Out of the many potential hazards to our bodies, the sun causes the largest amount of damage of your skin. In fact, it's estimated that 70 to 80 percent of skin changes, including age spots and wrinkles, come from the sun's ultraviolet rays [source: WebMD]. In order to protect your skin, it's a good idea to look for sunscreens in products that clearly list its SPF, or sun protection factor.
Dermatologists recommend that you always use a sunscreen with an SPF rating of at least 15 before going outside, even during cloudy days [source: American Academy of Dermatology]. Apply it at least 20 minutes before you go outside. Make sure that you find a good sunscreen that blocks both UVA and UVB rays, and add it to your daily skincare routine.
Many moisturizers today contain sunscreen, and some have an SPF rating of at least 15. Be sure to check the bottle to see if you need any additional protection. Most sunscreens only last about two hours. Therefore, if you apply your moisturizer in the morning and not again until bedtime, carry sunscreen with you so you can apply it during the day. If you are going to be out in the sun for long periods of time, you might want to consider moving up to an SPF of 30 to give your skin extra protection.
If you're debating whether or not to get a body moisturizer with added SPF, keep in mind that your clothes only provide an SPF level of about 3. Using an anti-aging moisturizer with sunscreen can help protect your skin and fight the signs of aging.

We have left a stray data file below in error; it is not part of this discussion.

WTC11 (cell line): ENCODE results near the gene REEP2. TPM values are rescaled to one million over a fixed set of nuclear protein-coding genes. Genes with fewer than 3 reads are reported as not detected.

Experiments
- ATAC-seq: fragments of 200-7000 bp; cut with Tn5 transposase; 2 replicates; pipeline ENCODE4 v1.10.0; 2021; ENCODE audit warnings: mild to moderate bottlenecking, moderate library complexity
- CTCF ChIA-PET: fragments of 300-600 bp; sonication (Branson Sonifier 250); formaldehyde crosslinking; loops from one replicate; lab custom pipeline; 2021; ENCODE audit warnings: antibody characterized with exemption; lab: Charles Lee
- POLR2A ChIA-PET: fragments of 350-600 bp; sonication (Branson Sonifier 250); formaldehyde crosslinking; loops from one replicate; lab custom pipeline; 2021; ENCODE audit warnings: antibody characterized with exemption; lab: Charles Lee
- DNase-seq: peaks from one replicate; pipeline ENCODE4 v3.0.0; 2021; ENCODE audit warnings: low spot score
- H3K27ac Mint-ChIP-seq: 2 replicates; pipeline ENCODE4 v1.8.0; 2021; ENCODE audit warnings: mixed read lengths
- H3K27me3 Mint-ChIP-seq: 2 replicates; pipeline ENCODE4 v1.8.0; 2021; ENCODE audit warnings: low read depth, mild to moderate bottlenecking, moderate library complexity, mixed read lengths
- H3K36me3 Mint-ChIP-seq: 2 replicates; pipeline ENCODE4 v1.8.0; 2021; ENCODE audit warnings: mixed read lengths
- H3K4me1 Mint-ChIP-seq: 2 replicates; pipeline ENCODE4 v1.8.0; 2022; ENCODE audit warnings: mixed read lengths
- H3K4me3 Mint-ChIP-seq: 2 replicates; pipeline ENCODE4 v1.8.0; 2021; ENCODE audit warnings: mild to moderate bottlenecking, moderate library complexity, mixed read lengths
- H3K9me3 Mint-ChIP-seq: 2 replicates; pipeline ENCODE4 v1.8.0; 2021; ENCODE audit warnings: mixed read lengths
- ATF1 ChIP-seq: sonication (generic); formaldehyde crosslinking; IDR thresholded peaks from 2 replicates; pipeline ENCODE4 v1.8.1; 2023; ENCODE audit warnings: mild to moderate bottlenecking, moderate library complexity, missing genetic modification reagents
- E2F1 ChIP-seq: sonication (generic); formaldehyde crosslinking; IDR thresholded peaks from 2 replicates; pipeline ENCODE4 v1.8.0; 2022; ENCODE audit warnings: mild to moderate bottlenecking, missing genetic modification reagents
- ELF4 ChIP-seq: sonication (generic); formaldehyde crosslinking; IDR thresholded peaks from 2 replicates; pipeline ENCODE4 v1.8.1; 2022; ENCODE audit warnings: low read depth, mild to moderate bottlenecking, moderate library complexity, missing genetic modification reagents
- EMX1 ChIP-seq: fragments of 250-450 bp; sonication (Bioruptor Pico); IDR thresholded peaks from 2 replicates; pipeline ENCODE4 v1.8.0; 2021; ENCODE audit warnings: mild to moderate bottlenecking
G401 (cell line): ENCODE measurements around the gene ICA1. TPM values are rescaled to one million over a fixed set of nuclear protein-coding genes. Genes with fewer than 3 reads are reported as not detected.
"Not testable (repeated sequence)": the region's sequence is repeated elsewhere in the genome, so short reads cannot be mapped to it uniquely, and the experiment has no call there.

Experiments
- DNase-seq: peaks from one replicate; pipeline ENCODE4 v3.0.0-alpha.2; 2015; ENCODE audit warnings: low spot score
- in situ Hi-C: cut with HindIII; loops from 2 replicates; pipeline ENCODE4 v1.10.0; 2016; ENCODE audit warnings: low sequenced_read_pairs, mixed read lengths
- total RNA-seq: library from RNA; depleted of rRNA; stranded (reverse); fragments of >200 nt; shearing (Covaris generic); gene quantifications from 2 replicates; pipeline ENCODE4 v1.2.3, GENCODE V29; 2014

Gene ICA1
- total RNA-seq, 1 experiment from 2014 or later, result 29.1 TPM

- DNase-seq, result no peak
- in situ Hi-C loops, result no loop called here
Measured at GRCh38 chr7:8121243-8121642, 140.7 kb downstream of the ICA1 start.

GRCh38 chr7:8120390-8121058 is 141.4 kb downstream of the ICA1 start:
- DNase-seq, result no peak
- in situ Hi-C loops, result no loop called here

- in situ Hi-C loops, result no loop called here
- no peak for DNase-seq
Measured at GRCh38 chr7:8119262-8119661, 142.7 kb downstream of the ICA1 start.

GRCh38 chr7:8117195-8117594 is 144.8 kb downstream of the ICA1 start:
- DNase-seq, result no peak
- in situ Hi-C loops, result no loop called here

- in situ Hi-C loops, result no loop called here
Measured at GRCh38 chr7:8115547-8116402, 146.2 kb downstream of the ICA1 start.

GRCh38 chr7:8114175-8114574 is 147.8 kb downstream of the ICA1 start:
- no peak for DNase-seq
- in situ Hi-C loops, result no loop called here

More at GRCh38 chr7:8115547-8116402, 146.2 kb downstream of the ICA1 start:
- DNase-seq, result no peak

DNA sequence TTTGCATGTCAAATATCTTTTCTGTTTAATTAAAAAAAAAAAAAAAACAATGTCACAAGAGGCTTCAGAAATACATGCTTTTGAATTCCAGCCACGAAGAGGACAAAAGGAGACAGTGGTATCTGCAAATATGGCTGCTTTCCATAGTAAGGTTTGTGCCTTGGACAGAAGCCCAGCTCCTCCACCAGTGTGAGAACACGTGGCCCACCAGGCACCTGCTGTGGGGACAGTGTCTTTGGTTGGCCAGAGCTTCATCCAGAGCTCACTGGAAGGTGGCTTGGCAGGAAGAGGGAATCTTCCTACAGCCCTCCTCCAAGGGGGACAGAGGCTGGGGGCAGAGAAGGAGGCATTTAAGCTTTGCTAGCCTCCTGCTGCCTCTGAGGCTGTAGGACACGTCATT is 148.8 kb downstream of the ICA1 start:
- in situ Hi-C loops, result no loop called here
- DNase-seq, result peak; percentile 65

To learn more about the benefits of anti-aging moisturizers and other skin care products, see the links below.
Related HowStuffWorks Articles
- American Academy of Dermatology. "Cosmeceutical Facts and Your Skin." 2009. (Sept. 12, 2009) http://www.aad.org/public/publications/pamphlets/general_cosmeceutical.html
- American Academy of Dermatology. "Sunscreens/Sunblocks." 2009. (Sept. 12, 2009) http://www.aad.org/public/publications/pamphlets/sun_sunscreens.html
- CBS News. "Latest in Eye Creams." May 14, 2002. (Sept. 12, 2009)http://www.cbsnews.com/stories/2002/05/14/earlyshow/living/beauty/main508979.shtml
- eMedicine. "Moisturizers." Aug. 28, 2009. (Sept. 12, 2009)http://emedicine.medscape.com/article/1067211-overview
- Mayo Clinic. "Skin Care: Top 5 Habits for Healthy Skin." Dec. 28, 2007. (Sept. 12, 2009) http://www.mayoclinic.com/health/skin-care/SN00003
- Mayo Clinic. "Wrinkles." Oct. 11, 2008. (Sept. 12, 2009)http://www.mayoclinic.com/health/wrinkle-creams/SN00010/NSECTIONGROUP=2
- Mayo Clinic. "Wrinkle Creams: Your Guide to Younger Looking Skin." Oct. 11, 2008. (Sept. 12, 2009) http://www.mayoclinic.com/health/wrinkle-creams/SN00010
- WebMD. "What's New: Advances in Face Care." Aug. 6, 2009. (Sept. 12, 2009) http://www.webmd.com/skin-beauty/advances-skin-care-9/anti-aging-face
- WebMD. "Women's Skin Care for Your Face." Aug. 10, 2009. (Sept. 12, 2009) http://www.webmd.com/skin-beauty/advances-skin-care-9/women-face-skin-care?page=2